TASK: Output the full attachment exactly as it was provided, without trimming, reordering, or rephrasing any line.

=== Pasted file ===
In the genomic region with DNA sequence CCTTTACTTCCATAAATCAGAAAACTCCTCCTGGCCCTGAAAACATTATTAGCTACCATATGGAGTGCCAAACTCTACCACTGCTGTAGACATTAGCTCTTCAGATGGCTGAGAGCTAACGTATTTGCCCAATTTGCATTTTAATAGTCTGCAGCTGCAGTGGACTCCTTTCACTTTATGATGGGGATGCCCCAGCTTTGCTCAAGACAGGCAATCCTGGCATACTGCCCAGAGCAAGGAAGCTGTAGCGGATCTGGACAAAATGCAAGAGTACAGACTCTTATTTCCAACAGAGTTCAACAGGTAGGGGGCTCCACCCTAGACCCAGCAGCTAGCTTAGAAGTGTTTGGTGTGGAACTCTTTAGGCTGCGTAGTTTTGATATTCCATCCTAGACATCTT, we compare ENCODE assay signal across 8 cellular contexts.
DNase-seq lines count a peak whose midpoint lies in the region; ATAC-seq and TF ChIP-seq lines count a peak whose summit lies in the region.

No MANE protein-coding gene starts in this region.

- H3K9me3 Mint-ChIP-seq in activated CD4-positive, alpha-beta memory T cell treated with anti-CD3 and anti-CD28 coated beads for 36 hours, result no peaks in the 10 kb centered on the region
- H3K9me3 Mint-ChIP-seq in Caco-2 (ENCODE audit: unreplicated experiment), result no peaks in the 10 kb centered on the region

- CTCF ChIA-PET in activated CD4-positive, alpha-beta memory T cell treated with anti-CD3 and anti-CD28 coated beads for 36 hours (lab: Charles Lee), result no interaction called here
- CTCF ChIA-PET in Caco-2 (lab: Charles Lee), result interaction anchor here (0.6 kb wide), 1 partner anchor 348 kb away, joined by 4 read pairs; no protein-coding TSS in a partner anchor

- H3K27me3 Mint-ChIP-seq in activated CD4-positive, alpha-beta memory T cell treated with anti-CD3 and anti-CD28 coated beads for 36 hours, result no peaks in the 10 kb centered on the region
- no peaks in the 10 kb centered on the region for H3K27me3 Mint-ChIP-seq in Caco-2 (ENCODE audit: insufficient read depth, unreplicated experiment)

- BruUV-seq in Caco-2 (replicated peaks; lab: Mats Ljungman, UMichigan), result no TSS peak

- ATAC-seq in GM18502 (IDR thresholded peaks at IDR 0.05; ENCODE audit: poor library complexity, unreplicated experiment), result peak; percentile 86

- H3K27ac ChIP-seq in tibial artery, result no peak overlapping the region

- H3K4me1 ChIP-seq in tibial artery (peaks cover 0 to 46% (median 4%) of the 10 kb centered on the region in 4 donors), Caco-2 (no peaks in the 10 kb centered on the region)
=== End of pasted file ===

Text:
In the genomic region with DNA sequence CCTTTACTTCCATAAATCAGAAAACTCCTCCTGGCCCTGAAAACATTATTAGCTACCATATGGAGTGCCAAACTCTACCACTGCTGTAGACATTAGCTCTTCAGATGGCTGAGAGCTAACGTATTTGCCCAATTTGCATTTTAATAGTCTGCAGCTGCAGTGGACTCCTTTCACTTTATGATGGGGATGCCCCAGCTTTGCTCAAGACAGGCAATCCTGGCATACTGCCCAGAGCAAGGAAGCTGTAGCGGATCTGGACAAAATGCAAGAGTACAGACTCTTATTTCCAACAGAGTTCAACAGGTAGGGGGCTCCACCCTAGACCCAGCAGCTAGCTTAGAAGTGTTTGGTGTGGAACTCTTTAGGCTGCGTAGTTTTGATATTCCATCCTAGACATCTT, we compare ENCODE assay signal across 8 cellular contexts.
DNase-seq lines count a peak whose midpoint lies in the region; ATAC-seq and TF ChIP-seq lines count a peak whose summit lies in the region.

No MANE protein-coding gene starts in this region.

- H3K9me3 Mint-ChIP-seq in activated CD4-positive, alpha-beta memory T cell treated with anti-CD3 and anti-CD28 coated beads for 36 hours, result no peaks in the 10 kb centered on the region
- H3K9me3 Mint-ChIP-seq in Caco-2 (ENCODE audit: unreplicated experiment), result no peaks in the 10 kb centered on the region

- CTCF ChIA-PET in activated CD4-positive, alpha-beta memory T cell treated with anti-CD3 and anti-CD28 coated beads for 36 hours (lab: Charles Lee), result no interaction called here
- CTCF ChIA-PET in Caco-2 (lab: Charles Lee), result interaction anchor here (0.6 kb wide), 1 partner anchor 348 kb away, joined by 4 read pairs; no protein-coding TSS in a partner anchor

- H3K27me3 Mint-ChIP-seq in activated CD4-positive, alpha-beta memory T cell treated with anti-CD3 and anti-CD28 coated beads for 36 hours, result no peaks in the 10 kb centered on the region
- no peaks in the 10 kb centered on the region for H3K27me3 Mint-ChIP-seq in Caco-2 (ENCODE audit: insufficient read depth, unreplicated experiment)

- BruUV-seq in Caco-2 (replicated peaks; lab: Mats Ljungman, UMichigan), result no TSS peak

- ATAC-seq in GM18502 (IDR thresholded peaks at IDR 0.05; ENCODE audit: poor library complexity, unreplicated experiment), result peak; percentile 86

- H3K27ac ChIP-seq in tibial artery, result no peak overlapping the region

- H3K4me1 ChIP-seq in tibial artery (peaks cover 0 to 46% (median 4%) of the 10 kb centered on the region in 4 donors), Caco-2 (no peaks in the 10 kb centered on the region)